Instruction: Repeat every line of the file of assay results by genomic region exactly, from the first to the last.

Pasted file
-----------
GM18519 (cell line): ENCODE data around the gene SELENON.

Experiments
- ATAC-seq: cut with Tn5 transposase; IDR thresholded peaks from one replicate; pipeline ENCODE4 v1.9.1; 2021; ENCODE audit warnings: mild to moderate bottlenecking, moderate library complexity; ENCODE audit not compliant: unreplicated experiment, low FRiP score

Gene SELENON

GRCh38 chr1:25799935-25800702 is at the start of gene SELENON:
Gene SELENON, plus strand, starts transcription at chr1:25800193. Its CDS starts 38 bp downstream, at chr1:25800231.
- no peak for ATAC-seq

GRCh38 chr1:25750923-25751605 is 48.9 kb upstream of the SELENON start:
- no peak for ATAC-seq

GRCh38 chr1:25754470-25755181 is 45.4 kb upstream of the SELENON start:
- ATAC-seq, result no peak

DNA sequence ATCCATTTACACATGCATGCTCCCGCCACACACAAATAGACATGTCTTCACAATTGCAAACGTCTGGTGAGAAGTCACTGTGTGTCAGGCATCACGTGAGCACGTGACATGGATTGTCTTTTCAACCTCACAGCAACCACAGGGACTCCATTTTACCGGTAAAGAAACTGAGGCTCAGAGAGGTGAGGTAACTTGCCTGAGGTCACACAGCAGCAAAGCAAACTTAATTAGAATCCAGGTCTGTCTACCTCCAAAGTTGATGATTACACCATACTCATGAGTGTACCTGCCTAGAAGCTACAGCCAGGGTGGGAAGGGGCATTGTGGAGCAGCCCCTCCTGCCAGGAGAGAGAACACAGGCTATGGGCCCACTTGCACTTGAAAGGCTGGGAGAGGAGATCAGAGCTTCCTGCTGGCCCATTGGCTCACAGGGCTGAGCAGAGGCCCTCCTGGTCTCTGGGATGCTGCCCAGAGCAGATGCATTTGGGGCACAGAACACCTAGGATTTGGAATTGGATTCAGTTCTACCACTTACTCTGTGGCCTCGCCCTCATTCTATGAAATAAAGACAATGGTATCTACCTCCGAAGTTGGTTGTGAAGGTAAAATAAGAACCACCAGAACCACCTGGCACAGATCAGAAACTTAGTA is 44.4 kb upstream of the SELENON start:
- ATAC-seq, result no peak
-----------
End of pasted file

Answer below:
GM18519 (cell line): ENCODE data around the gene SELENON.

Experiments
- ATAC-seq: cut with Tn5 transposase; IDR thresholded peaks from one replicate; pipeline ENCODE4 v1.9.1; 2021; ENCODE audit warnings: mild to moderate bottlenecking, moderate library complexity; ENCODE audit not compliant: unreplicated experiment, low FRiP score

Gene SELENON

GRCh38 chr1:25799935-25800702 is at the start of gene SELENON:
Gene SELENON, plus strand, starts transcription at chr1:25800193. Its CDS starts 38 bp downstream, at chr1:25800231.
- no peak for ATAC-seq

GRCh38 chr1:25750923-25751605 is 48.9 kb upstream of the SELENON start:
- no peak for ATAC-seq

GRCh38 chr1:25754470-25755181 is 45.4 kb upstream of the SELENON start:
- ATAC-seq, result no peak

DNA sequence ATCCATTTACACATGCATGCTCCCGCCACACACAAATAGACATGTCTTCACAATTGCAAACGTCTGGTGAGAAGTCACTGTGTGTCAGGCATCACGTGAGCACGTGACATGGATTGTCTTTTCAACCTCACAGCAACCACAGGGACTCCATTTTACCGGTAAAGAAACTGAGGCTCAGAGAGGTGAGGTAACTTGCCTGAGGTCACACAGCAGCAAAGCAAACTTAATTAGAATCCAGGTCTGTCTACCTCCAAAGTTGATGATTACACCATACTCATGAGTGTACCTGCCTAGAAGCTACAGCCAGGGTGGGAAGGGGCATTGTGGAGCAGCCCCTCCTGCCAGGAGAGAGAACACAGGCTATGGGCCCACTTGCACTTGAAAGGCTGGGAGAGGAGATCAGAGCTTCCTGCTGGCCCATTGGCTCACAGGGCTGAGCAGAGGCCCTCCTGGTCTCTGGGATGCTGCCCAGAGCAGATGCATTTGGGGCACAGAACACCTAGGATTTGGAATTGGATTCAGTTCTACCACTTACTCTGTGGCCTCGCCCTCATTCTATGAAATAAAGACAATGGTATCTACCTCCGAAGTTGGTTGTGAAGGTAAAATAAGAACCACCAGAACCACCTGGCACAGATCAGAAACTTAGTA is 44.4 kb upstream of the SELENON start:
- ATAC-seq, result no peak